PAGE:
The Arc Defendants

In addition to Fishenko, Posobilov, and Klebanova, the indictment charges Arc salespersons Lyudmila Bagdikian, Anastasia Diatlova, Sevinj Taghiyeva, and Svetalina Zagon, as well as Arc shipping manager Shavkat Abdullaev, with one count of conspiring to violate and twenty-one counts of violating the International Emergency Economic Powers Act (“IEEPA”) and the Arms Export Control Act (“AECA”), and with conspiring to commit wire fraud. According to the indictment, these defendants obtained controlled microelectronics by lying and submitting false information regarding the true nature, users, and intended uses of the high-tech goods, then exporting the goods, without the required licenses, to procurement firms in Russia. The defendants’ principal port of export for these goods was John F. Kennedy International Airport in the Eastern District of New York.

The Foreign Defendants

According to the indictment, in addition to owning and controlling Arc, Fishenko is also a controlling principal of the Russian procurement firm Apex, the defendant Sergey Klinov is the chief executive officer of Apex, and the defendant Dmitriy Shegurov is an employee of Apex. Apex and its affiliates supplied microelectronics to Russian government agencies, including Russian military and intelligence agencies. The defendant Yuri Savin was the Director of Marketing at Atrilor, Ltd., another Russian procurement firm. Klinov, Shegurov and Savin conspired with Fishenko and the Arc defendants to obtain controlled U.S.-origin microelectronics and to export those technologically sensitive goods to Russia without the required export licenses by falsifying information to hide the true nature, users and intended uses of the goods. In addition, Fishenko, Posobilov, Klebanova, Klinov and Shegurov were charged with obstruction of justice, and Fishenko and Arc were charged with conspiring to commit money laundering.

The individual defendants face maximum terms of incarceration of five years for the conspiracy charge, twenty years for each of the substantive IEEPA and AECA charges, and twenty years for the obstruction of justice charge. In addition, Fishenko faces a maximum term of incarceration of twenty years for conspiring to commit money laundering, and ten years for acting as an unregistered agent of the Russian government. The corporate defendants face fines of up to $500,000 for the conspiracy count and $1,000,000 for each of the substantive IEEPA and AECA counts.

“As alleged in the indictment, the defendants spun an elaborate web of lies to evade the laws that protect our national security. The defendants tried to take advantage of America’s free markets to steal American technologies for the Russian government. But U.S. law enforcement detected, disrupted, and dismantled the defendants’ network,” stated United States Attorney Loretta E. Lynch. “We will not rest in our efforts to protect the technological advantage produced by American ingenuity. And, we will expose and hold responsible all who break our counter-proliferation laws, particularly those, like Fishenko, who serve foreign governments.” Ms. Lynch thanked the United States Attorney’s Office for the Southern District of Texas for its assistance in this matter.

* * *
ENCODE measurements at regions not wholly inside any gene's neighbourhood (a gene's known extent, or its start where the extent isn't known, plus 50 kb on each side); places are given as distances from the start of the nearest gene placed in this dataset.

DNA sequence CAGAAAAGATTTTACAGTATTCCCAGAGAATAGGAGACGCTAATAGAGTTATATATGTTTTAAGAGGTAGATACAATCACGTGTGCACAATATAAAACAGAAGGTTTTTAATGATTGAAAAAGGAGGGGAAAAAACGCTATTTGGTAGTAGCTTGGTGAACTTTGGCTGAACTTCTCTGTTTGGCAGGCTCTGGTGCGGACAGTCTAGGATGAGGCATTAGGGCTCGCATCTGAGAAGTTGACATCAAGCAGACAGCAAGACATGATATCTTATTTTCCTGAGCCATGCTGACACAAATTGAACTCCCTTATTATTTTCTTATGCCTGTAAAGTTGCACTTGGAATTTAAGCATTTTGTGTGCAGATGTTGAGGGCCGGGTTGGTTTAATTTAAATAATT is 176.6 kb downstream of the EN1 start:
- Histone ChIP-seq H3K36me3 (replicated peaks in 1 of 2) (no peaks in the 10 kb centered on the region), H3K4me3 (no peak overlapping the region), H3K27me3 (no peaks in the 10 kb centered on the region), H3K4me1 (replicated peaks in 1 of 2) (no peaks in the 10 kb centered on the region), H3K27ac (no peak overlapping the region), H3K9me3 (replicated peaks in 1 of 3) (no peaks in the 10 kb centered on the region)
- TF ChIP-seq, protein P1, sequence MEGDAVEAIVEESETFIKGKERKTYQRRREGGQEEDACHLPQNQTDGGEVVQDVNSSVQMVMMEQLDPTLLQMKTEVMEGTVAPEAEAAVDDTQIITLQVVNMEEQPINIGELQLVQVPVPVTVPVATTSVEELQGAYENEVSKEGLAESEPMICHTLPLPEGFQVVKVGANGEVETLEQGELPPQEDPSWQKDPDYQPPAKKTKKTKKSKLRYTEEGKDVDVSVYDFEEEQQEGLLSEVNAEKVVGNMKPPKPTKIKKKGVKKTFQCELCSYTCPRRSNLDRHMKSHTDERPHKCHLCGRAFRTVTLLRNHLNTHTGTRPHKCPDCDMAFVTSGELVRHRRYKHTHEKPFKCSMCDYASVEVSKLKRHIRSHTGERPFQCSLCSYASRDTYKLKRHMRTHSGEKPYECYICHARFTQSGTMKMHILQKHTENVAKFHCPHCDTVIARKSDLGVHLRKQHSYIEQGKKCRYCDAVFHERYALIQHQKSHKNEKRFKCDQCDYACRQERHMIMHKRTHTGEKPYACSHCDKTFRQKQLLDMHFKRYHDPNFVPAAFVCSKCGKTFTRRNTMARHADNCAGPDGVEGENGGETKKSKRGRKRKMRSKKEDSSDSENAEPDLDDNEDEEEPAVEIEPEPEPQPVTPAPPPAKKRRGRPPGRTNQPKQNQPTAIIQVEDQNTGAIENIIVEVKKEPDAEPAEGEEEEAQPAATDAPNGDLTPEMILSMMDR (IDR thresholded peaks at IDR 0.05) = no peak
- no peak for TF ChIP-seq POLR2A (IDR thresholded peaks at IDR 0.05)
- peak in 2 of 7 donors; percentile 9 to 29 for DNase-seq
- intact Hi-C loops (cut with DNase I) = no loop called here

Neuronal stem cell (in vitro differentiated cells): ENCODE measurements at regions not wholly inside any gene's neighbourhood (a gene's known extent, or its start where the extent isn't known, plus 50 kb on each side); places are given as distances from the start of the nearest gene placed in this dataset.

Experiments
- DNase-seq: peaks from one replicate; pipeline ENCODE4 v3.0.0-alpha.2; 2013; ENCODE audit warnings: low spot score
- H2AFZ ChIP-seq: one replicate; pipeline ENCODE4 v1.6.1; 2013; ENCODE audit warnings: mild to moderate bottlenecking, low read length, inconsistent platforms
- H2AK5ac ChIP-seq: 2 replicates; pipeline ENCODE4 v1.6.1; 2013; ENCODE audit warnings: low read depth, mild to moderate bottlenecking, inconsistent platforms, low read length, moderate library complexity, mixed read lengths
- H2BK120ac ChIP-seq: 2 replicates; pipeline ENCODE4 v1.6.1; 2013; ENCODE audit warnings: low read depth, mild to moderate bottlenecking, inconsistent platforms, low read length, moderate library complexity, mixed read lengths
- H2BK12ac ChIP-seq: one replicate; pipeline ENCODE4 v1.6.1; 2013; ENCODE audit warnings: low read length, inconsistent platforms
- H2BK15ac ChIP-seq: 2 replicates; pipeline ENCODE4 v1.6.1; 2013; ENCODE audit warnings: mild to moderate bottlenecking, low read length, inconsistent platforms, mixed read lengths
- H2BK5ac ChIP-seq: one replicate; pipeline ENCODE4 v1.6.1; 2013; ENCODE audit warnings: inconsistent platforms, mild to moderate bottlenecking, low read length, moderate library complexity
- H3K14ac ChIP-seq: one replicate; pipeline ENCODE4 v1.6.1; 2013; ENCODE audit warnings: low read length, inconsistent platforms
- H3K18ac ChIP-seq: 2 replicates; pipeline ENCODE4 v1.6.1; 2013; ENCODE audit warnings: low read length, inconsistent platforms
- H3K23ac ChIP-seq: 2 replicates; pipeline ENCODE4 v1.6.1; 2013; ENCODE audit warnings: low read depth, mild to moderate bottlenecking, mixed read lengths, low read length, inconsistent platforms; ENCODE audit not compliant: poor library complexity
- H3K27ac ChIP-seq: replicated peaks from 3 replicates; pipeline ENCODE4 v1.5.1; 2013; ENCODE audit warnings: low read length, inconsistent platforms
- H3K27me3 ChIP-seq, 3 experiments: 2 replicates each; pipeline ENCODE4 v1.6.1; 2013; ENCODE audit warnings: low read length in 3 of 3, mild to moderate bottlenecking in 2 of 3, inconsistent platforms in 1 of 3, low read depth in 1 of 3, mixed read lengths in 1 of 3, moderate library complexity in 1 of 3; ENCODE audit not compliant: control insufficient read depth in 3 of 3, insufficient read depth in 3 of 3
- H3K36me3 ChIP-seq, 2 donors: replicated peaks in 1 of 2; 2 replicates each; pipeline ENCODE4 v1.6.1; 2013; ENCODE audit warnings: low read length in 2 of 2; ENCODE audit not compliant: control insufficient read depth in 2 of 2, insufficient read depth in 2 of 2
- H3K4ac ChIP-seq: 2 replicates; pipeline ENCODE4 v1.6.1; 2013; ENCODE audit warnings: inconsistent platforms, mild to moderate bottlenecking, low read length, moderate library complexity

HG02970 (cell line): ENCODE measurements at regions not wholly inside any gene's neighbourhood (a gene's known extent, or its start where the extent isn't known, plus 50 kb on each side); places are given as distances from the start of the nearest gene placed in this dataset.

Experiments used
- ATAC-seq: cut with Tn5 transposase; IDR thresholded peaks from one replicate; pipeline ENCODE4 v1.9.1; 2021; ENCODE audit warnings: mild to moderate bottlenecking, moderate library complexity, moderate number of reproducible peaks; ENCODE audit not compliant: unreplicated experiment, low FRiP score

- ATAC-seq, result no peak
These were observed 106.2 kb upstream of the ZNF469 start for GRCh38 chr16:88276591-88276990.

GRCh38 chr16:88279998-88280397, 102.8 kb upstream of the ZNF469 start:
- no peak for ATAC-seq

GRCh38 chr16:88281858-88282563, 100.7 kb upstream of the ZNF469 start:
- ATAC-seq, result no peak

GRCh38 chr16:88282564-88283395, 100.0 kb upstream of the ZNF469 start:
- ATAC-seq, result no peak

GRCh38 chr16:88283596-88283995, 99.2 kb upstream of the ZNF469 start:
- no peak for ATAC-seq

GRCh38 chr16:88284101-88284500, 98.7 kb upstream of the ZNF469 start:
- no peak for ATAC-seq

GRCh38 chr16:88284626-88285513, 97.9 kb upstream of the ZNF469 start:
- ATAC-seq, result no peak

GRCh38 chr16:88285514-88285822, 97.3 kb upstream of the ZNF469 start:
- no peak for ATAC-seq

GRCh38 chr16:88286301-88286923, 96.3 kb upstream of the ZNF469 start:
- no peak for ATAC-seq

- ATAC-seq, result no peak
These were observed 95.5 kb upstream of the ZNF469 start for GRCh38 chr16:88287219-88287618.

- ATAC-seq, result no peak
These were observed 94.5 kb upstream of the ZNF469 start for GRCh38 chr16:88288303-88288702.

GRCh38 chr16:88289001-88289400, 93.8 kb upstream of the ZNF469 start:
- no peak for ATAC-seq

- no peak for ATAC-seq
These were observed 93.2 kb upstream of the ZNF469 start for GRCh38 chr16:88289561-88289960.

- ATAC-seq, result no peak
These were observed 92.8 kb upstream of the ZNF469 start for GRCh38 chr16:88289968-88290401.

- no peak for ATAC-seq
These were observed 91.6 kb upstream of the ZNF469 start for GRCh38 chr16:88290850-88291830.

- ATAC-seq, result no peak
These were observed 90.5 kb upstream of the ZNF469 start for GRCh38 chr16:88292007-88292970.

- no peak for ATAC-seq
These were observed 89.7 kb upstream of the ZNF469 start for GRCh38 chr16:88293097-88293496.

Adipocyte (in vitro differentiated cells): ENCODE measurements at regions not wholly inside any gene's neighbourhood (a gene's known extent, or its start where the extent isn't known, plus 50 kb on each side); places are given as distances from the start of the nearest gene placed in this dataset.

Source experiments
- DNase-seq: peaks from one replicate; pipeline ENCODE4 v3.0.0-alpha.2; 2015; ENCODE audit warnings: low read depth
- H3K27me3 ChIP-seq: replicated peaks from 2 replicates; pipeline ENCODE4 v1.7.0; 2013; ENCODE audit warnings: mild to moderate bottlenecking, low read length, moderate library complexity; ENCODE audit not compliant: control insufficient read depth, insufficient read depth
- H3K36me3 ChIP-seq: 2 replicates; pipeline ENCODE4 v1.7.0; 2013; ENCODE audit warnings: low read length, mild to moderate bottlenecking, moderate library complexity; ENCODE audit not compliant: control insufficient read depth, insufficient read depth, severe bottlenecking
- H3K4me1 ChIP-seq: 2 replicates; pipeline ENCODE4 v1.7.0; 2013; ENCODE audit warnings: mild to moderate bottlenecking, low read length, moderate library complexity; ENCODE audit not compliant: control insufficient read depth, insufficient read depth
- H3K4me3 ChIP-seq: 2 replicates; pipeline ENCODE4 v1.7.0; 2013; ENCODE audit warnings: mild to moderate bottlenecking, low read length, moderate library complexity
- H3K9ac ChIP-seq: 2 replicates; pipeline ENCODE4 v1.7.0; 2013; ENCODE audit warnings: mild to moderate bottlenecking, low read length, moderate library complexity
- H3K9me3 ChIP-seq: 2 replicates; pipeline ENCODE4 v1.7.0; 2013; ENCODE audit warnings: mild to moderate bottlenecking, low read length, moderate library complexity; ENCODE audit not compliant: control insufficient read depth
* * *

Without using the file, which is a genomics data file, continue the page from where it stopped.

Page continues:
“Today’s case underscores the importance of safeguarding America’s sensitive technology and our commitment to disrupt and prosecute networks that attempt to illegally export these goods,” said Lisa Monaco, Assistant Attorney General for National Security. “I applaud the many agents, analysts, and prosecutors who worked on this extensive investigation.”

“In this day and time, the ability of foreign countries to illegally acquire sensitive and sophisticated U.S. technology poses a significant threat to both the economic and national security of our nation,” said Houston FBI Special Agent in Charge Stephen L. Morris. “While some countries may leverage our technology for financial gain, many countries hostile to the United States seek to improve their defense capabilities and to modernize their weapons systems at the expense of U.S. taxpayers. The FBI will continue to work aggressively with our partners in the U.S. Intelligence Community to protect this technology and hold accountable those companies that willfully choose to violate our U.S. export laws.”

“Today’s action is a perfect example of two of the core benefits of the Administration’s export control reform effort – higher enforcement walls around controlled items and extensive coordination and cooperation among the enforcement agencies. I applaud our special agents who worked with the Justice Department in the interagency effort that led to today’s actions,” said Under Secretary of Commerce Eric L. Hirschhorn.

“The receipt of U.S.-made, cutting-edge microelectronics has advanced Russia’s military technological capabilities. NCIS and the Department of the Navy have worked closely with the FBI, the Department of Justice, and the Department of Commerce in this investigation due to the potential for significant enhancement of Russian naval weapons systems that would result from the illegal acquisition of these export-controlled technologies,” said Special Agent in Charge Timothy W. Reeves, NCIS Central Field Office.